My wife and I went to a house warming this afternoon - friends of my in-laws had just moved, and we went up to Timonium. As it happens, Allen Ford, who used to work with my father in law, is a collector of old time musical devices. Player pianos and music boxes in particular, but he also had a number of old record players (and devices that came before record players). Here's an example - a player that takes metal disks with holes punched in it, and, by reading the holes, plays music:
It's hard to see in that shot (not a lot of quality in my camera phone), but there's a rather ornate picture on the back of that device. The disk is a metal plate with holes punched (like the ones you see in a player piano roll for a player piano). I asked Allen for a few details, and they were interesting. These machines were made in the late 19th century, reaching their zenith in the 1890's. The disks played for about a minute, and played instrumentals only - no voice. Very beautiful music though. The disks ranged up to a maximum of about 27 inches around - but Allen said that those were problematic, as the metal would flex during play and sometimes add discordant mechanical sounds. Here's a picture a much smaller device of the same ilk:
This one is a windup mechanic device - it's hard to tell in that picture, but the outer edge is serrated - it's all gear driven (as is the one above). Before this house warming, I had no idea that such devices even existed. The next generation of device, as it were, was this kind of cylinder player, from the first decade of the 20th century:
Those are cylinder boxes on the ground there. Allen showed my wife and I a couple - I should have taken another picture. One of the ones he took out was the delicate wax cylinder type - the other was a more durable celluloid cylinder. That latter one had a 200 lines per inch density, and I could barely make out the grooves on it. The wax cylinder had pretty clear ones.
Somehow, I neglected to take a picture of the reproducing piano with a roll on it - below are two shots - one of the pianos with a set of music boxes on it (including one of the Constellation, which rocks the ship in a sailing motion as it plays), and one of a Piano Roll Cabinet specifically made to hold the reproducing roles. A reproducing piano plays rolls which are paper tape recordings of an actual artist - we listened to Gershwin while I was there. Allen has been collecting these types of pianos since he was in his 20's (he's retired now) - he also puts them back in service for his collection, using his mechanical engineering background to guide him. Here are the shots:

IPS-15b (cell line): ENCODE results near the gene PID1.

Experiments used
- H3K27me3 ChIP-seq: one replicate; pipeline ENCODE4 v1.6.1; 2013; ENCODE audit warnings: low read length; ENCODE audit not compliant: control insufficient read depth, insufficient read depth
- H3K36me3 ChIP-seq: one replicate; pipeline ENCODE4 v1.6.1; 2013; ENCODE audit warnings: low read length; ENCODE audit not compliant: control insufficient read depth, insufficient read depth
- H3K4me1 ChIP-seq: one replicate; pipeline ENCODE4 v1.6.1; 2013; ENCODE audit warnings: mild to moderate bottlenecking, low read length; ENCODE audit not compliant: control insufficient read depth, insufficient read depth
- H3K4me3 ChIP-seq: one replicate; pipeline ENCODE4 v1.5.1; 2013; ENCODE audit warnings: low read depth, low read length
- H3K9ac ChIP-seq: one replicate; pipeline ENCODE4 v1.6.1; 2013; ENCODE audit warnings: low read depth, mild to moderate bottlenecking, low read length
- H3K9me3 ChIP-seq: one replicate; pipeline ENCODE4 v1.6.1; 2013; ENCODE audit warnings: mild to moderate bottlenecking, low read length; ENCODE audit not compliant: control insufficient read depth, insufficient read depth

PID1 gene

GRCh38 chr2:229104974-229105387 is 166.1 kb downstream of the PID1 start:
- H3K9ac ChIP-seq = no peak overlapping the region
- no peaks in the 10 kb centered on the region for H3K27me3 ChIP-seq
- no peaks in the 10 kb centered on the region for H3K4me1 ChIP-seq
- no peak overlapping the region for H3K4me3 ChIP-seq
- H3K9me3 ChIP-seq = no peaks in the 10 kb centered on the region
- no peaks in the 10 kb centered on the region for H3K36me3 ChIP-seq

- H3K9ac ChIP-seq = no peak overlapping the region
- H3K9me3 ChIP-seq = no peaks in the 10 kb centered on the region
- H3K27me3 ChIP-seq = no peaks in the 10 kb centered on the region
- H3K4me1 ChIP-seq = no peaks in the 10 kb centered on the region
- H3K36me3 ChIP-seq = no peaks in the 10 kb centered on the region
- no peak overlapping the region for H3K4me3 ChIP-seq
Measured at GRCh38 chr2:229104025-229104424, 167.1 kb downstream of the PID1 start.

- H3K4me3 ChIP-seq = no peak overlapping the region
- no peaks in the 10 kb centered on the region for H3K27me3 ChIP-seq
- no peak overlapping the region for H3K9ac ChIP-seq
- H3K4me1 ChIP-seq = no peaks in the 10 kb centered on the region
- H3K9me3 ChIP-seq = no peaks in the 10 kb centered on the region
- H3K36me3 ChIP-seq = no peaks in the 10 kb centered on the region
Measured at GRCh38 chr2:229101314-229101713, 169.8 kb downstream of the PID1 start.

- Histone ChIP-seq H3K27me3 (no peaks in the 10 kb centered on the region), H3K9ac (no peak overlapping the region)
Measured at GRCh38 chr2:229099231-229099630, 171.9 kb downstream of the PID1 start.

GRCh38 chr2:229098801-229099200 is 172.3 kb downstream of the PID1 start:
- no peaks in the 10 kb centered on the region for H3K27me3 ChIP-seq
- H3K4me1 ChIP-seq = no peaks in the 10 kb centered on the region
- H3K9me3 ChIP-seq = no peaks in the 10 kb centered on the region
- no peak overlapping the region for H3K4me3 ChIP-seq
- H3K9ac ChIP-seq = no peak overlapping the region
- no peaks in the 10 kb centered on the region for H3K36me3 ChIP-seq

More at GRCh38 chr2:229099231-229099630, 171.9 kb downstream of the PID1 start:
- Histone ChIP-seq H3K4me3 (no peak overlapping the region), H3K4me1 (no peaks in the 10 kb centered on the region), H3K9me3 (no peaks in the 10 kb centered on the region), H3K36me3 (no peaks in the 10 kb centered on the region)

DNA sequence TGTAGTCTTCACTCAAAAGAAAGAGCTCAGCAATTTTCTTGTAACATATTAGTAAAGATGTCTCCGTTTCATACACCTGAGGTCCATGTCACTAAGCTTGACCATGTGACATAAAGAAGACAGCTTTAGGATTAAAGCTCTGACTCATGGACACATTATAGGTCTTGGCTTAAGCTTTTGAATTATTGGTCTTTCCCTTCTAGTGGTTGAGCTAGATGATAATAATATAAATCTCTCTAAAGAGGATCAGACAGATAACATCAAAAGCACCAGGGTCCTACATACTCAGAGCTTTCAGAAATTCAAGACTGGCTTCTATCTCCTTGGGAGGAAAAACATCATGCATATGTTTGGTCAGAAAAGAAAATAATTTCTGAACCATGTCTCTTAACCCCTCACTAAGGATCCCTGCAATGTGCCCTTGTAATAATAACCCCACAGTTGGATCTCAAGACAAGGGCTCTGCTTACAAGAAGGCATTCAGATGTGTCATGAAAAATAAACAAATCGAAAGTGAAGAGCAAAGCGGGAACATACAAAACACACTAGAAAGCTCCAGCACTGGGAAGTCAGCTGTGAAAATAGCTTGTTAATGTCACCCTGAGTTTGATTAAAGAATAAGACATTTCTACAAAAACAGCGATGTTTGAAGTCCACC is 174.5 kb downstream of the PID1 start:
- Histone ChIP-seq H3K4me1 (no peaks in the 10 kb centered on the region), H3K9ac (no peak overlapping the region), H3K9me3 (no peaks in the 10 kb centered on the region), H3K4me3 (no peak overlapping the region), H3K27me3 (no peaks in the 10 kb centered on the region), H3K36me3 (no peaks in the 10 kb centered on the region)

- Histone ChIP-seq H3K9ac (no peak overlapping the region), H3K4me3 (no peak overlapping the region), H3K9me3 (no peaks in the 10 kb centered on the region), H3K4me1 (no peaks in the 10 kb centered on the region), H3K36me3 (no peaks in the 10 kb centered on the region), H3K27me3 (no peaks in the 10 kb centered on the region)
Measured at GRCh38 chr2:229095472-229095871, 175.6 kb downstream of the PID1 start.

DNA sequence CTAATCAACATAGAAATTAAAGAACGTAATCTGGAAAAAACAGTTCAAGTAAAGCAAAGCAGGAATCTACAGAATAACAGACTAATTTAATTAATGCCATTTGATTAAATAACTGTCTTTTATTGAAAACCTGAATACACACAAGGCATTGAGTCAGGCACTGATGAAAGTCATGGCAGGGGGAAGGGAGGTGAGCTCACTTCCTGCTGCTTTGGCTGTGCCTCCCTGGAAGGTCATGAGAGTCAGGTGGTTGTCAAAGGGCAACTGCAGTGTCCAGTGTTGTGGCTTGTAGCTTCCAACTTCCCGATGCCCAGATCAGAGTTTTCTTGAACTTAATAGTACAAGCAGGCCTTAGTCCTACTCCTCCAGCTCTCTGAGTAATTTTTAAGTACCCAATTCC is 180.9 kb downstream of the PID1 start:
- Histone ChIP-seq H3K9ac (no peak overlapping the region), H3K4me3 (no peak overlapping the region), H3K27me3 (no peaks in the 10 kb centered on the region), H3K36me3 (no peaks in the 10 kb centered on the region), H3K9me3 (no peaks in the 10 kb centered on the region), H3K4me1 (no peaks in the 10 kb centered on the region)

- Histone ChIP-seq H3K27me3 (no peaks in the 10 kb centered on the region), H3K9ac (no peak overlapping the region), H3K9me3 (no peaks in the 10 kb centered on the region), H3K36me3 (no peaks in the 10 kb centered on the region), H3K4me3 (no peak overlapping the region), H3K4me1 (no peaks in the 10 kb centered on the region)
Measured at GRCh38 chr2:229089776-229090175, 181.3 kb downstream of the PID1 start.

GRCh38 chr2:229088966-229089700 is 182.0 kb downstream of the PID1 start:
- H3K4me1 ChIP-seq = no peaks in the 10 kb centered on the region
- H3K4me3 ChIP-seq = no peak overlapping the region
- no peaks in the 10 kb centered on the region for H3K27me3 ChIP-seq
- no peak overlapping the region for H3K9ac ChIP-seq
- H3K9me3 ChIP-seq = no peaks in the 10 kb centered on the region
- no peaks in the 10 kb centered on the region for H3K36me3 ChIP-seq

Allen must have had a few hundred of those rolls around - there was another whole cabinet, plus more stacked up in various places. These pianos were being sold in the 1920's, and they were quite expensive - ranging from $1500 - $4000 (in mid-1920's dollars)! They made them between 1904 and 1941. They were being bought by affluent buyers who wanted music in the home - in much the same way that we buy stereo equipment now. I had a completely different idea based on a handful of old movies - I had some notion that these were used by bars and such, but I was mistaken - those were nicleodeons (a precursor to jukeboxes, more or less). The other interesting aspect of these things is that the player piano rolls I looked at used a binary code - us computer types were hardly the first ones down that path. Interestingly, there were three separate, incompatible systems - one binary, one using floating point, and one using something else entirely. Kind of like today's software - you had to buy the right kind of rolls for the kind of player you had.
Now, here's a lovely device - a music box made to look like a bird cage. When you wind it up, the bird sings, with the beak moving. It dates from around 1850, and is a magnificent piece of work:
Finally, there was a 1925 record player/radio - the record player still works, and the radio would as well - if only Allen could still get vacuum tubes for it. We asked him about how he goes about repairing a device like that, and it's pretty hard - he showed us a length of cloth covered rubber tubing he bought back in the 1970's, and he's glad he did - you just can't get that kind of authentic material anymore. It's kind of like repairing a classic car - you scour junkyards and yard sales, and advertise, and hope for the best - remanufacturing the original parts can get to be prohibitive. Anyhow, here's the record player front:
Those dusty bulbs there at the bottom are tubes (type 279, if I recall). Those are compatible replacements for the originals - Allen's got some working type 199's around for the radio that's built into the device, but those are even harder to find replacements for.
This was all fascinating stuff, and - since I'm working off memory here - I'm sure I got some of it wrong. I'm going to have to start carrying a small pad of paper around to take notes on, so that I can get details like these down). Fun stuff, and I could have spent a lot more time looking it all over.